By Alec Hernandez
Dubai, Riyadh, and Doha are among the largest, most influential Arab cities in the region. Half-constructed skyscrapers sprout from the Gulf’s expansive desert and invade the cloudless Arabian sky as these cities, among others, continue to grow and occupy the previously humble landscape. In an era when oil rules the global energy market, Gulf states have found themselves at the center of a busy market where absurd wealth comes as easily as digging a hole in the sand. While Gulf states – in particular, Qatar, the UAE, Saudi Arabia, and Bahrain – have helped the region in a variety of ways, a major hole in their Middle East leadership has emerged: taking in refugees.
Since the onset of the Syrian Civil War and the stain of ISIL, Gulf states have taken in zero refugees. Not one – at least officially. Through the lens of international law, however, they are not obliged to.
In 1951, in the wake of the Second World War, the United Nations convened to write and ratify the United Nations Convention relating to the Status of Refugees, which set the international standard for identifying, handling, and treating refugees from a legal standpoint. Since 1951, only one amendment has been added to the protocol. That amendment expanded the first protocol’s reach, originally only to displaced Europeans, so that it became a global, all-encompassing treaty that sets the international standard for the treatment of refugees. However, this protocol, much like any other United Nations treaty, is only effective as the countries that decide to ratify it. Unfortunately for the Arab world, and in particular for those effected by the Islamic State, several Gulf states have yet to come close to ratifying the protocol.
Among those states – Saudi Arabia, Qatar, Bahrain, and the United Arab Emirates – are some of the wealthiest in the world. Why, then, are refugees seeking passage to Jordan, Lebanon, and Europe rather than their wealthier counterparts in the Gulf?
Mostly because they can’t. Having not accepted the terms of the Convention, several Gulf states do not allow immigrants to apply for refugee status in their countries. In other words, a Syrian fleeing persecution and danger would have to directly apply for residence in a Gulf country rather than being protected under the UN’s definition of an individual seeking asylum. This isn’t to say that no Syrians have made their way to Gulf countries – thousands have been given brief working permits from the government. Those permits, however, are far from permanent and could be canceled at any time. Likewise, having entered Gulf countries on work permits, Syrians are not granted the internationally-recognized rights that refugees benefit from in countries that have ratified the Convention. Syrians fleeing to the Gulf, therefore, could easily be turned away by the country’s immigration authorities. Hence, for Syrians, Gulf states do not provide certain safety as conflict continues to rumble across their home country.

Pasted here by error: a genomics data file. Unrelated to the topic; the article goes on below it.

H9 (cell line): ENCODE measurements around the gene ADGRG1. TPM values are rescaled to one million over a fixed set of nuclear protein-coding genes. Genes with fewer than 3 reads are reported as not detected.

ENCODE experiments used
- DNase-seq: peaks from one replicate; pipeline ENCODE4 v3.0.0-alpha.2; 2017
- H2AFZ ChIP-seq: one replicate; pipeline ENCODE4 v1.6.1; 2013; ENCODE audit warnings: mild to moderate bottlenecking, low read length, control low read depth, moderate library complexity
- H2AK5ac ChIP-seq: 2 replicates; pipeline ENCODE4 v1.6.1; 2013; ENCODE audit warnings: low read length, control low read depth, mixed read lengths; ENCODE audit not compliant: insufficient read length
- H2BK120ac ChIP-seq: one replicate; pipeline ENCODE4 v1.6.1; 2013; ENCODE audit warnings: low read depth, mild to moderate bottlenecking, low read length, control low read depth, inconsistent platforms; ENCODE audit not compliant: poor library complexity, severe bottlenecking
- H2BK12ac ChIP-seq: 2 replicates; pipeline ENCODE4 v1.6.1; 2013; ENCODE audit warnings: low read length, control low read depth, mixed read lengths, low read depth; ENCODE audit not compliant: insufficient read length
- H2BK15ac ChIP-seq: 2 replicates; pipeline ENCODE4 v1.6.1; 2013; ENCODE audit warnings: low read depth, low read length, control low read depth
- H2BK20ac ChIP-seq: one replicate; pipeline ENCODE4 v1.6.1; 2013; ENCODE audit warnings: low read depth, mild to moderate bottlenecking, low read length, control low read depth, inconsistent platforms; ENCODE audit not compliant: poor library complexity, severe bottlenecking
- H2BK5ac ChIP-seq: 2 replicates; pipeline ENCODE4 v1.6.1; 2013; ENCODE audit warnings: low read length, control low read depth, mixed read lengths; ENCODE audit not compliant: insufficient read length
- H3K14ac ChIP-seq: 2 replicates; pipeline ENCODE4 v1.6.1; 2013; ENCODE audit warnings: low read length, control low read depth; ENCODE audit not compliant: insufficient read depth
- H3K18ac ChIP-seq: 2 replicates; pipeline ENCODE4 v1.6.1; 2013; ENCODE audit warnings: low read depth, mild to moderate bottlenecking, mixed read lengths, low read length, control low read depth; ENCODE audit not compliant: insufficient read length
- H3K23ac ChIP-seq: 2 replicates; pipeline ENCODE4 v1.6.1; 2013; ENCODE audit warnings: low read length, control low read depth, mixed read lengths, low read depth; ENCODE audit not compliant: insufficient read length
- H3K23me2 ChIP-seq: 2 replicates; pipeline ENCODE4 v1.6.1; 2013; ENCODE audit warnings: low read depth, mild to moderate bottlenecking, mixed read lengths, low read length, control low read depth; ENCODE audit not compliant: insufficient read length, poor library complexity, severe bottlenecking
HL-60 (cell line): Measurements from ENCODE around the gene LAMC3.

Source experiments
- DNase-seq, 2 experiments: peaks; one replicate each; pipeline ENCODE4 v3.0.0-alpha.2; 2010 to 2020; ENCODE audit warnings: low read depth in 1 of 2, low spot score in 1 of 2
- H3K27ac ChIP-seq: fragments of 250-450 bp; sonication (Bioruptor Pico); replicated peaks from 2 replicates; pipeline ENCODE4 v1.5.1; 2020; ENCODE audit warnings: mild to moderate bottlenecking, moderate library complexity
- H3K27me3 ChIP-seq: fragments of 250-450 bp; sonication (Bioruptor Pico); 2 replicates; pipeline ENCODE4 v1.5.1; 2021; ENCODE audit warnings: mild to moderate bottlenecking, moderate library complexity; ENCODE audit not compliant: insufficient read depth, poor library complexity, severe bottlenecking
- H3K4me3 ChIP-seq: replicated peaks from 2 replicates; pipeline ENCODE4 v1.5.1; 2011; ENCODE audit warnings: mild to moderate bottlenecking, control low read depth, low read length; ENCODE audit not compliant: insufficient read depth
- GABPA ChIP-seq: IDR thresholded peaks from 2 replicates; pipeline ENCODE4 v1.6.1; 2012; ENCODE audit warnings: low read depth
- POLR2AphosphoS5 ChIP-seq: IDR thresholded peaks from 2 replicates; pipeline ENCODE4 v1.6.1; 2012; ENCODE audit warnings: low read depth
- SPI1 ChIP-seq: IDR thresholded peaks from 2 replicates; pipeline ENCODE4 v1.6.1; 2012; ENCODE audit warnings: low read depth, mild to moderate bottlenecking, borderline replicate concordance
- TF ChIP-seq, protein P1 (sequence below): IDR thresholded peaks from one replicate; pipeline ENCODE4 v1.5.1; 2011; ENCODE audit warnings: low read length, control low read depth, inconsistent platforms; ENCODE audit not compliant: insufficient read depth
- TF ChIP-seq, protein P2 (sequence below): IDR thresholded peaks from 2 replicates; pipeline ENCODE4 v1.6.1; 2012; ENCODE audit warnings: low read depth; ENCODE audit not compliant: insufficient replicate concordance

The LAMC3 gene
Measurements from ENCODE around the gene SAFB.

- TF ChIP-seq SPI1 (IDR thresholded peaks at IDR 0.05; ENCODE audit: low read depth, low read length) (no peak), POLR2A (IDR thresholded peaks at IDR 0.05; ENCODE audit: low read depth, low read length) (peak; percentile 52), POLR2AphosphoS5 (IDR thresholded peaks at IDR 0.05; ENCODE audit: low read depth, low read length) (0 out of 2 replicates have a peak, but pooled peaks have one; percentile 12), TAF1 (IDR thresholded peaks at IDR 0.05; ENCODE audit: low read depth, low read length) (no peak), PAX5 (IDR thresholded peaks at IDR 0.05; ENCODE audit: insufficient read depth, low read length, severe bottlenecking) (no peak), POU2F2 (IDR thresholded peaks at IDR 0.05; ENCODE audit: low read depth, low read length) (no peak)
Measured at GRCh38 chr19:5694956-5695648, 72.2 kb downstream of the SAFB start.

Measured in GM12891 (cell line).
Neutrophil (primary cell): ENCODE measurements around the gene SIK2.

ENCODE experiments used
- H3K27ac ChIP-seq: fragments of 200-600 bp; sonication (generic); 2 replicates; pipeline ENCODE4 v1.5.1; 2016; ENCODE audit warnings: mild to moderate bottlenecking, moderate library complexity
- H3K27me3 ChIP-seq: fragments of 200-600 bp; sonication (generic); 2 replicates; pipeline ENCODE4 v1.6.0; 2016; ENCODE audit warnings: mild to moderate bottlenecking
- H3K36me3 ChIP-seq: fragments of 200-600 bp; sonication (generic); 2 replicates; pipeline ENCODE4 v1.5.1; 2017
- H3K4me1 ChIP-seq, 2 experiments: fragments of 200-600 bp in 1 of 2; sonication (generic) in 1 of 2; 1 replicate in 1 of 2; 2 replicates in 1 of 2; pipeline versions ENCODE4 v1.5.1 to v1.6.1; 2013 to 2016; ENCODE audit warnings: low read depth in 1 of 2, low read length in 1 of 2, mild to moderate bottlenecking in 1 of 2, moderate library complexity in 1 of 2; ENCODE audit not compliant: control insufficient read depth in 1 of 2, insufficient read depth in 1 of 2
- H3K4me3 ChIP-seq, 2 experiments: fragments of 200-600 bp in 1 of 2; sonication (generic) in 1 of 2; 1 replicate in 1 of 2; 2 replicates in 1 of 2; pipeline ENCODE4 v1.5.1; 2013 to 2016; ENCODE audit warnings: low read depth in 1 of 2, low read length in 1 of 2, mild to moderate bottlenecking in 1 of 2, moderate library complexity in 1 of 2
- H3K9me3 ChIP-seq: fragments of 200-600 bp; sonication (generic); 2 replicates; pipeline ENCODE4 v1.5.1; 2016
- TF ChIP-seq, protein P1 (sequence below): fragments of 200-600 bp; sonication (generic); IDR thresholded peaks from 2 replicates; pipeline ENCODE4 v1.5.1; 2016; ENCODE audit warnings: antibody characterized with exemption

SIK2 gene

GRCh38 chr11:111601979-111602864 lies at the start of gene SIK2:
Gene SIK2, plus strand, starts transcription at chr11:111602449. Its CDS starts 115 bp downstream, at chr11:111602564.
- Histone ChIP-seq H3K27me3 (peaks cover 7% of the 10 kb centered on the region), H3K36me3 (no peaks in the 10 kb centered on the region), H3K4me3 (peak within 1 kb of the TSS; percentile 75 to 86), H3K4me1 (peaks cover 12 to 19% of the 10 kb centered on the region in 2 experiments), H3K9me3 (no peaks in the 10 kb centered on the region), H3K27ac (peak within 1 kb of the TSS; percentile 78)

Without accepting the mandates of the treaty, these countries have absolutely no obligation, from an international standpoint, to acknowledge or support the refugee cause. That isn’t to say these countries have entirely neglected their Syrian brothers and sisters, as Gulf states, along with the US, are the largest financial and military contributors to the fight against ISIL. According to the Brookings Institute Center for Middle East Policy, the UAE alone has contributed $550 million since 2012, and Gulf states altogether have spent over $1 billion in Iraq and the Levant. The UAE even financed an entire refugee camp in northern Jordan last November, to the surprise of Jordan’s King Abdullah II. Although the UAE’s military spending seems quite high, it is only a fraction of their national wealth; the IMF ranks Qatar, UAE, Saudi Arabia, and Bahrain within the top 15 wealthiest countries on the planet. Having faced criticism in the past for not accepting refugees, Gulf countries often combat judgments by citing extensive military expenditure in Syria, both as individual countries and as part of the international coalition. Although these countries contribute immensely to the anti-ISIL military coalition, their military spending could be more detrimental than beneficial to the refugee community in the Arab world.